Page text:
England face Croatia in the World Cup semi-finals on Wednesday, the first time since 1990 that the Three Lions have made it so far in the tournament.
Twenty-eight years ago, the squad that lost in a penalty shoot-out to Germany contained several players who have South Yorkshire connections.
Goalkeeper David Seaman grew up in Rotherham, fellow keeper Chris Woods made more than 100 appearances for Sheffield Wednesday, centre-half Des Walker enjoyed a stellar Owls career, midfielder Bryan Robson went on to manage Sheffield United and winger Chris Waddle became a Hillsborough legend and still lives in Sheffield.
Here, the Star looks at what those involved in 1990 are doing now.
Robson was the first man since Sir Alf Ramsey in 1966 to take England so far in a World Cup and went on to enjoy a varied managerial career at PSV, Sporting Lisbon, Porto, Barcelona and Newcastle United. He died in 2009 after a fight with lung cancer.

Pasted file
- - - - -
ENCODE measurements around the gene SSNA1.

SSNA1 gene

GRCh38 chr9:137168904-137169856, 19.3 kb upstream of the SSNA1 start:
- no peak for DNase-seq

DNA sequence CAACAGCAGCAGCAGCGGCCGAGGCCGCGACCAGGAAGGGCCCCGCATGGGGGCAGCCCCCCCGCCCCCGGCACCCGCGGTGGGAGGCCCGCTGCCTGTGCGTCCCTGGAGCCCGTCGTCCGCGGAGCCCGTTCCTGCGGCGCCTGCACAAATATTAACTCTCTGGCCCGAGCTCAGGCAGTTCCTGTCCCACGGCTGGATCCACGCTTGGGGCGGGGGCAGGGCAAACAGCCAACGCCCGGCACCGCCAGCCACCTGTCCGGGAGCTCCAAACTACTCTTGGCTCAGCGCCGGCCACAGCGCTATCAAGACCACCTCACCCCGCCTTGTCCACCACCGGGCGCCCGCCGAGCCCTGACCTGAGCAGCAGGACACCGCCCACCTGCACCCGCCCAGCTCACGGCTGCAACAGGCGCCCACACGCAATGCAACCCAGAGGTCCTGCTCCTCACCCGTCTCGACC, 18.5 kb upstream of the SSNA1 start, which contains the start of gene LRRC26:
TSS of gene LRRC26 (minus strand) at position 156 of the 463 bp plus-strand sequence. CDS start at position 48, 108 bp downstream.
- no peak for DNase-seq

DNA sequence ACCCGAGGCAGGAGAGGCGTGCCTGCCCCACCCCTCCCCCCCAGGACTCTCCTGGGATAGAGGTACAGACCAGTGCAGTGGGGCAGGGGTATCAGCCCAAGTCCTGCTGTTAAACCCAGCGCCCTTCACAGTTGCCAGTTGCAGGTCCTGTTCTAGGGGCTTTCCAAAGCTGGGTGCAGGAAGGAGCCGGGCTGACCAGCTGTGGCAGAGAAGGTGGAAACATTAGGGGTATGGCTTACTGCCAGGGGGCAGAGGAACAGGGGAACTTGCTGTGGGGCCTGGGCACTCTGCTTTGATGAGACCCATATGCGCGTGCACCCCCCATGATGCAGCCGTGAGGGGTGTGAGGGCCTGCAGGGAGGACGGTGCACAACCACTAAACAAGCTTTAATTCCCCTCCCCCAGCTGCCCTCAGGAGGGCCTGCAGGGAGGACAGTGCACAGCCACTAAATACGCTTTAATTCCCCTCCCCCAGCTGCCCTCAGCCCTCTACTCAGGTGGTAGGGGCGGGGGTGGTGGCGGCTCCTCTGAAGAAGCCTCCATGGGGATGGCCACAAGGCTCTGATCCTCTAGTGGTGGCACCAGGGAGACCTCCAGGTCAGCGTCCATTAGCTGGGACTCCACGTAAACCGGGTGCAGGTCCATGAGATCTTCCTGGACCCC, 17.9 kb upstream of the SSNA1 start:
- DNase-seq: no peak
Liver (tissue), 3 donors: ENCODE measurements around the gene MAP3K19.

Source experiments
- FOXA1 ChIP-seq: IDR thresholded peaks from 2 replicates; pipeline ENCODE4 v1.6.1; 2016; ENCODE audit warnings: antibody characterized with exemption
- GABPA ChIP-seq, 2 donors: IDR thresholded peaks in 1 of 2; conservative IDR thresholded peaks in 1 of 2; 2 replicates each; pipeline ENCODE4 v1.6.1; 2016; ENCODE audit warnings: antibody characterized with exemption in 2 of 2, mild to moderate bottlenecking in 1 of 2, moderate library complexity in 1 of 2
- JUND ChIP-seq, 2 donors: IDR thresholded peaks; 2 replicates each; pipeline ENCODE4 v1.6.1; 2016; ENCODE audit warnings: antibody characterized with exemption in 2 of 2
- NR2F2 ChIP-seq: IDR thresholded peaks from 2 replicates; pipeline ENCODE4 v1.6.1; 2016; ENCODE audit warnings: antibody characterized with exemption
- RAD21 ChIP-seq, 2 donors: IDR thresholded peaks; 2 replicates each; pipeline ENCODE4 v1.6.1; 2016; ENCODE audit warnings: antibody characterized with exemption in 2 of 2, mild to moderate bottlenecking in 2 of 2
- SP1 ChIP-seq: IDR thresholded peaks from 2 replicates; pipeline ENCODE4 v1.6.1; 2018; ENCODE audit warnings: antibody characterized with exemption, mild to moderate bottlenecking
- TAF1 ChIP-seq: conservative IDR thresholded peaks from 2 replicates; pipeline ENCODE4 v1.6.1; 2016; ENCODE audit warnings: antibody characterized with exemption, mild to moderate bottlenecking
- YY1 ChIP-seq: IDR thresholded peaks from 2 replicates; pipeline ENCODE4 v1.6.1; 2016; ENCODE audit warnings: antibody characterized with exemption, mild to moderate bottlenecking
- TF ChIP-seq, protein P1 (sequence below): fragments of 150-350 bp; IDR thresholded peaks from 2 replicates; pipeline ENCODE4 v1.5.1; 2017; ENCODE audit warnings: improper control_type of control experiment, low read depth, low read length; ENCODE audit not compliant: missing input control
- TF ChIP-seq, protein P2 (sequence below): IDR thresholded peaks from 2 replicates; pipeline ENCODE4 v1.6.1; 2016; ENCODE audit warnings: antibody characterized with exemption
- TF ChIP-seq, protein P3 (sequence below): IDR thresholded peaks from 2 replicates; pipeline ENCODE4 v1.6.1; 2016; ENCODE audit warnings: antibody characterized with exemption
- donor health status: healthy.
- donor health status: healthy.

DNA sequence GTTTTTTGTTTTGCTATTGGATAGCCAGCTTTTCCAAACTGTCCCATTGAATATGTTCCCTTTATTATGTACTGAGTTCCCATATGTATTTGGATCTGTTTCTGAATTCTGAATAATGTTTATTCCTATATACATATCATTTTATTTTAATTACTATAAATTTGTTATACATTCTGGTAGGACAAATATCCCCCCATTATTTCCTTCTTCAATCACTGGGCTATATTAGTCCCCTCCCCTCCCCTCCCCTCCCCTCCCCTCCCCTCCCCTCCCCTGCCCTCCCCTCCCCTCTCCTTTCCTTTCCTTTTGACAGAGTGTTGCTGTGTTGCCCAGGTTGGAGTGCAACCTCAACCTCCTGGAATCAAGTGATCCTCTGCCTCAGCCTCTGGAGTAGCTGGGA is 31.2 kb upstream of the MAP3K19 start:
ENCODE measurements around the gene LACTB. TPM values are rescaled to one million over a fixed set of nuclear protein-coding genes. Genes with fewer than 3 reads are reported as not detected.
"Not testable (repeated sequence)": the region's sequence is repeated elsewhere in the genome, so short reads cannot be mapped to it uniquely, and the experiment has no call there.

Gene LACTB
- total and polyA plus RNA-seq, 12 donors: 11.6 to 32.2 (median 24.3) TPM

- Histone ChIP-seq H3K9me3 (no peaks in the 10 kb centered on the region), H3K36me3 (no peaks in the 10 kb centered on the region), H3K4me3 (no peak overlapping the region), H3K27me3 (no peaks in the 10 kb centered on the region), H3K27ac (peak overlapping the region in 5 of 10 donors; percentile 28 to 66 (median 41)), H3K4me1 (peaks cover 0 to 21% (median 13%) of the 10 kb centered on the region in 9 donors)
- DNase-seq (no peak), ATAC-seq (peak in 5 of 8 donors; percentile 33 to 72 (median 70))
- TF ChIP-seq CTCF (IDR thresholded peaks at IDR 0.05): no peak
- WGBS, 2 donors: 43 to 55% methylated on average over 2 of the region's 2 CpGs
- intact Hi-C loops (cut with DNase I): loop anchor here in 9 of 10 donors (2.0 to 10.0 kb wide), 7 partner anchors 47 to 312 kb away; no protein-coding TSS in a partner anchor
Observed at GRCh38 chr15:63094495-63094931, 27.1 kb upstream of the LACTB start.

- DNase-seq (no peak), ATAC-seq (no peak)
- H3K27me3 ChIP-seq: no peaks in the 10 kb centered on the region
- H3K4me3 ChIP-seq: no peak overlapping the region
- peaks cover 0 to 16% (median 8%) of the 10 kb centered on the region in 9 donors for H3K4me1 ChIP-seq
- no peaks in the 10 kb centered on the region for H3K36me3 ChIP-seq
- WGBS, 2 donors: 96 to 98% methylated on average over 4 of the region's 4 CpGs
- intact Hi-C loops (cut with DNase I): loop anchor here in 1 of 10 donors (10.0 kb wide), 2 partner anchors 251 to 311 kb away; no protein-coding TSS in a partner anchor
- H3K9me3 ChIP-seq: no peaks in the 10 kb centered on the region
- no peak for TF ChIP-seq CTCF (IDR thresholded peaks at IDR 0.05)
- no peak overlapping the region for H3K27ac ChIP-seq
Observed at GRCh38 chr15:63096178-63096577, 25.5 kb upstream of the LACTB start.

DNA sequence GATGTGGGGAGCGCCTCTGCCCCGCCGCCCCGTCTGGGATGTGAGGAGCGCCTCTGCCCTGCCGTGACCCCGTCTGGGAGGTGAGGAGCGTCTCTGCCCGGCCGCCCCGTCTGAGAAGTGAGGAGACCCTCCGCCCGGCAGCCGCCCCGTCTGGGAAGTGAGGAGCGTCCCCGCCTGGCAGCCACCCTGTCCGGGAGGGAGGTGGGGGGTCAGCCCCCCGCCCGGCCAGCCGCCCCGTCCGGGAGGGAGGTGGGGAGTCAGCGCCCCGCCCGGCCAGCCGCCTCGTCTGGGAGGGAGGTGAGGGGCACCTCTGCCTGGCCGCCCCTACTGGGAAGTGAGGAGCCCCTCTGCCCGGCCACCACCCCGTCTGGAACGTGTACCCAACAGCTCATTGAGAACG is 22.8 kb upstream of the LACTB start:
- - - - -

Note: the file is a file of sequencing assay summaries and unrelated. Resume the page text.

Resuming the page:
England's first-choice goalkeeper in Italy played on until 1997 and now runs a consultancy business with his wife. He competed in Strictly Come Dancing in 2010 and works on the after-dinner-speaking circuit.
Woods enjoyed a five-year spell at Sheffield Wednesday and moved into coaching following his retirement in 1998. He worked at Everton and moved to Manchester United alongside David Moyes. He has just left West Ham after the appointment of Manuel Pellegrini.
Then at QPR, Seaman was forced to leave the World Cup camp after the first game due to a hand injury. Major honours followed after a move to Arsenal and since retiring in 2004 he has worked as a pundit as well as participating in Strictly Ice Dancing and turning out regularly for the England 11 at the Soccer Aid charity match.
Voted Everton's best-ever right-back in a 2007 poll, Stevens now works in Australia as a physiotherapist. After graduating from the University of Salford in physiotherapy, he worked at Bolton and Chester before moving Down Under.